Did you know that nine out of every ten small businesses that fail are due to poor cash flow? When it comes to the financial management of a startup company, cash flow can be one of the biggest pain points.

Of course, the smartest — and most successful — startup businesses never have to over-worry about cash flow. They’ve secured an adequate amount of funding to get them through the rough period and truly understand every inflow and outflow of cash that the company needs.

So what can you do to ensure you’re not a statistic in the failure column? From a high level, stay organized and expect the unexpected. To be a little bit more specific, follow these rules.

–Expect The Unexpected

This year — in the month of November — a tornado ripped through the Midwest, destroying several houses and small businesses. How many of those people actually anticipated such a thing to happen, let alone so late in the year? Rule No. 1 to preventing any cash flows is budgeting for unanticipated expense and emergencies.

Sure it could be a natural disaster, but it could also be a significant customer complaint on the Internet that requires some reputation rebuilding. Or it could be a big client not paying on time.

This may not come as a huge surprise, but one of the biggest cash flow issues involves customers paying late. According to the blog Receivables Exchange, small businesses wait an average of 50 days to finally get paid in full. That number can balloon to four or five months when dealing with distributors.

Always budget some of your cash to handle these snafus.

–Profits Don’t Always Mean Positive Cash Flow

Making money is great, but it doesn’t always translate into positive cash flow, especially when it comes to startup companies. That’s because the idea of a startup is to invest the money you are making back into the business for constant growth.

What happens when you get a taste of success and splurge on a big company party, and then next month, don’t land a single client or sale? Your cash flow can easily dwindle. Remember, even if you’re making money, bills still need to be paid. Refer back to rule No. 1.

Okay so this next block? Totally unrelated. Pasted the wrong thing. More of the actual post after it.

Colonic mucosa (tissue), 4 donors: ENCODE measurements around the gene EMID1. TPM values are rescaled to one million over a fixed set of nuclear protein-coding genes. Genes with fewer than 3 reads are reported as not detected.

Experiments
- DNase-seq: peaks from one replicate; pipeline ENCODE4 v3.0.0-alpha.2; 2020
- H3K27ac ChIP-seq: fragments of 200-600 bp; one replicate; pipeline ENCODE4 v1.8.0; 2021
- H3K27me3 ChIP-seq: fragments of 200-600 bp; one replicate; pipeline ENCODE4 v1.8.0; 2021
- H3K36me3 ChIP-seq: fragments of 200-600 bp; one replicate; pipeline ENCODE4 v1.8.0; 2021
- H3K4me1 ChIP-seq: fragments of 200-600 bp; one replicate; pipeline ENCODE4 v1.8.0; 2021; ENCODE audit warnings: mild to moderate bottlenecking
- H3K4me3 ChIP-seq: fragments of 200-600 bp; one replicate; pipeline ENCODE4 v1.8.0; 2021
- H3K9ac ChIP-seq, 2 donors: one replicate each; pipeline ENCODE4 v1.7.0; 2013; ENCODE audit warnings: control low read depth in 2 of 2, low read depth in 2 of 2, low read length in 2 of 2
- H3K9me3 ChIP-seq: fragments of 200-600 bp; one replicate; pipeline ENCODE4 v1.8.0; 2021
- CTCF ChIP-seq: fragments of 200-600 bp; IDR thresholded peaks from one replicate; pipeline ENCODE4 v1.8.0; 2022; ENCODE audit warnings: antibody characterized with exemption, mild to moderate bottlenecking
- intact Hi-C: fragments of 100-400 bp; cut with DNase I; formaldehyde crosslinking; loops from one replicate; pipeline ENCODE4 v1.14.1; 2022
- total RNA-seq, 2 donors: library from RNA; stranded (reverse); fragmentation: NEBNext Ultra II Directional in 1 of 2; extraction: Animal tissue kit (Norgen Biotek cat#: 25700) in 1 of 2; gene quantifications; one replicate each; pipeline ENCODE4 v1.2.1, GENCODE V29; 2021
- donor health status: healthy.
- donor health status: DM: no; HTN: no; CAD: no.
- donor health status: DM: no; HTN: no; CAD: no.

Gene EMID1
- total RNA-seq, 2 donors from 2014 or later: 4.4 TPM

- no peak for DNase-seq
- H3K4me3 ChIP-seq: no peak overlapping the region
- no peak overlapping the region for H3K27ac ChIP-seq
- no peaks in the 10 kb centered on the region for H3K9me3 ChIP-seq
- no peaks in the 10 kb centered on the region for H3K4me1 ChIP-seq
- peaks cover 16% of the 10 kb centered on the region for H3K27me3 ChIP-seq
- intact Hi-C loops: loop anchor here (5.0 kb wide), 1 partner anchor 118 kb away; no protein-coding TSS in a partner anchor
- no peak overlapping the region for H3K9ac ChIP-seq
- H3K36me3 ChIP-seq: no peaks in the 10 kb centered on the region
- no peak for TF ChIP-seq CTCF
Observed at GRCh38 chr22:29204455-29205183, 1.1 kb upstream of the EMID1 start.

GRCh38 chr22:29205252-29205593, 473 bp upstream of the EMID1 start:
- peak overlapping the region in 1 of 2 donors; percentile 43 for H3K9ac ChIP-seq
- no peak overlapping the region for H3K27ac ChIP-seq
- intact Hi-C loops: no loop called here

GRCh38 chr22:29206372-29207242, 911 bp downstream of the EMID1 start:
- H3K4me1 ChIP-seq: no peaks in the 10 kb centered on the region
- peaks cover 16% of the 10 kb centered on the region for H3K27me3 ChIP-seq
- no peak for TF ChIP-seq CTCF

And if you are successful off the bat, good for you! Skip the lavish party and buy drinks for the team at the local pub instead.

–You’re A Startup, Not An Established Company

Just because you’re designated as a business, you have a few clients and the culture is really rocking at your company, it doesn’t change the fact that you’re a startup company.

Being a startup means you’re not established. People and vendors may like you, but they don’t trust you. Not yet at least. You’re probably thinking, “Yeah, you’re right, but what so what?”

That lack of establishment means vendors want immediate payment for at least three to six months, until you’ve proven to them that you’re trustworthy. And the space your renting? Make sure to have first and last month’s rent, plus a security deposit. You can see where your cash is quickly heading.

–Miscellaneous Tips & Tricks

The rules above are general guidelines. Smart business folks would even call them common sense. And that’s exactly it: To make sure you avoid one of the biggest paint points of your startup, make sure you’re being smart about your cash flow. Organization is key, so invest in — or establish yourself — a stable system of accounting possibly incorporating a third party or reliable cloud accounting software.

Delay every outlay of cash as long as possible, but make sure you’re not late on due payments. If sales are hot, analyze what season it is and how that might impact sales. Obviously, if you’re a startup selling winter apparel and sales are booming come November, you can probably anticipate that won’t be the case in May.

 Keep your focus laser-sharp and avoid any cash flow surprises. You’ll be surprised what kind of success it can bring.


Starting a Business, IRS.gov

Estimating Startup Costs | SBA.gov